identified the following situations most prevalent for readmission in its activities of daily living such as getting out of bed, eating meals,
community: using the bathroom, and taking medications. This information is then
transmitted wirelessly to the portal where reports are generated and
• Congestive heart failure (CHF) and heart disease; reviewed by family caregivers through their home PCs or home-health
• Chronic obstructive pulmonary disease (COPD); aids at Meridian. Monitoring devices collect clinical information such
• Failure to manage medications. as the effectiveness of blood clotting medicines, glucose levels, blood
oxygen saturation, blood pressure, fluid retention, etc., and transmit it
wirelessly to the patient portal where the results are measured against
trigger points.

When a trigger point is reached, an alert is generated, and the patient


is called by a Meridian home health aid to gather additional information
and relay further instructions.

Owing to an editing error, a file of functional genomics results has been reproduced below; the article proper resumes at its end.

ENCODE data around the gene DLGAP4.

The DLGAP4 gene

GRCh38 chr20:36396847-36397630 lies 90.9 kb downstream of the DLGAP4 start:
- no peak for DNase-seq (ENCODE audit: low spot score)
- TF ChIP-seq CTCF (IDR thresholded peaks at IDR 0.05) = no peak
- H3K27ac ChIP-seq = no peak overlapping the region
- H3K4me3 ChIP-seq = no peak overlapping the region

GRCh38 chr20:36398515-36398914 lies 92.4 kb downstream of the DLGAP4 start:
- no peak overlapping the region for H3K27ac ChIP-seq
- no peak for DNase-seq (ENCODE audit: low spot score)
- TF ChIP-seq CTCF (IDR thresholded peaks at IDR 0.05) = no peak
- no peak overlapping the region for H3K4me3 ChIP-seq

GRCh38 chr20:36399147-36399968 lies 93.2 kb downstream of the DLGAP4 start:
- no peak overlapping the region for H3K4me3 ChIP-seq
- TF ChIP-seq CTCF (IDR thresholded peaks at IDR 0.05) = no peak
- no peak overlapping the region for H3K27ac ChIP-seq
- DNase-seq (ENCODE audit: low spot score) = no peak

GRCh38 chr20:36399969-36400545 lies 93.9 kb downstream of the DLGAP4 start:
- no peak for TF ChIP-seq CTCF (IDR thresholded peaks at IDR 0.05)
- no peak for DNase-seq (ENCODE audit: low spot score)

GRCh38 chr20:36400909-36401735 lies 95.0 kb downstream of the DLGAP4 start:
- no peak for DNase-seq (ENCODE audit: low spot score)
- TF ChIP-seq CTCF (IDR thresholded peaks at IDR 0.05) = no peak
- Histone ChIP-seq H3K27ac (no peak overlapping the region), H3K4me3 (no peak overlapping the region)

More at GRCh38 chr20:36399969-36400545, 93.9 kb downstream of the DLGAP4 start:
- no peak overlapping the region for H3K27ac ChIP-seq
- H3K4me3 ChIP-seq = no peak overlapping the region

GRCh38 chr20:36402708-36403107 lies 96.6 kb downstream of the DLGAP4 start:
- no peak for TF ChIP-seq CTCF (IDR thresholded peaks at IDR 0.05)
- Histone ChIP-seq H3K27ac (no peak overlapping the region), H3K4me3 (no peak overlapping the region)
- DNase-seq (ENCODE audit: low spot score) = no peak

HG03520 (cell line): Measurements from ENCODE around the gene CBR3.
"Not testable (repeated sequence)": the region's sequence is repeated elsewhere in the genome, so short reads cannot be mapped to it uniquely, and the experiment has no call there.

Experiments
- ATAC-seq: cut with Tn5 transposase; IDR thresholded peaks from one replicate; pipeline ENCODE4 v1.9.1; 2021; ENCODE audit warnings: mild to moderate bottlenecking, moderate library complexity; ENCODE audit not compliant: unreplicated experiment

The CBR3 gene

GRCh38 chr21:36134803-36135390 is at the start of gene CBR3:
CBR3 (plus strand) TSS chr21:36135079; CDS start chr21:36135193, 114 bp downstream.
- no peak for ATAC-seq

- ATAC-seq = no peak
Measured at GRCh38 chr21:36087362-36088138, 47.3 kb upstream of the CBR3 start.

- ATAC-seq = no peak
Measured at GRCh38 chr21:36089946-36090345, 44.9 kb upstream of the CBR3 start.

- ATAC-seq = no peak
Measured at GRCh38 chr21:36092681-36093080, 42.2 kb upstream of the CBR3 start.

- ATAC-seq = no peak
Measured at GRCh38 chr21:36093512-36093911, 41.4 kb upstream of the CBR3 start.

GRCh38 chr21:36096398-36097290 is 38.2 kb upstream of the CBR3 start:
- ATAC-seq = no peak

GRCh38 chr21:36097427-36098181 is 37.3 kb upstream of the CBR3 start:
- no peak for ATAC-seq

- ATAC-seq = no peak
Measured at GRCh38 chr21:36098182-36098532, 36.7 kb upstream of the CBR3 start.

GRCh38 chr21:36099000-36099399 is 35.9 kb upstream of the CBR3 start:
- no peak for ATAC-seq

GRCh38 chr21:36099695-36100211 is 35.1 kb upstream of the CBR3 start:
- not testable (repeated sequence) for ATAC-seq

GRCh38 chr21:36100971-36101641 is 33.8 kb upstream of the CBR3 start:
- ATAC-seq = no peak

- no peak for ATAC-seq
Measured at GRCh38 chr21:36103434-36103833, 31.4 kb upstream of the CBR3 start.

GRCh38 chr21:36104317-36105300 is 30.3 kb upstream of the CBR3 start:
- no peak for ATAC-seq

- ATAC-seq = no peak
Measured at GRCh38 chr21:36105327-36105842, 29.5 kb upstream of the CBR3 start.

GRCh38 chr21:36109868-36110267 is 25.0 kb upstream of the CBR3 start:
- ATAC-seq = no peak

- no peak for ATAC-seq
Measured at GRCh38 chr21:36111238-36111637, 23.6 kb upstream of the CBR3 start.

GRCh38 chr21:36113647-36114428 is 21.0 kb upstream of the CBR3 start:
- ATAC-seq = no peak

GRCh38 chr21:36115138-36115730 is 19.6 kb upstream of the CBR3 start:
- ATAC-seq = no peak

“Meridian at Home is the A doctorate-level pharmacist reviews all medications for efficacy.
Medication changes are then sent directly to the home. If an alert

only way we see of being


repeats itself after a medication is changed or an intervention is
completed, Meridian may send a care provider onsite. All of this is done
in conjunction with the patient’s physician.
able to care for our patients, Today, there are more than 100 participants enrolled in the pilot
provide them with highest program, and anecdotal evidence suggests that patients are staying
out of the hospital as a direct result. Patient satisfaction is extremely

possible quality of life, high because they are enjoying a higher quality of life without fear of
being alone.

while keeping healthcare This kind of model, which focuses on maintaining health, preventing
complications, and avoiding unnecessary hospitalizations, can be
costs down.” replicated in facilities across the country, be it in the most urban
environment or rural area. Hospitals can play this vital role if they have
Rebecca Weber, Chief Information Officer, Meridian Health the right priorities and invest in the right information technologies.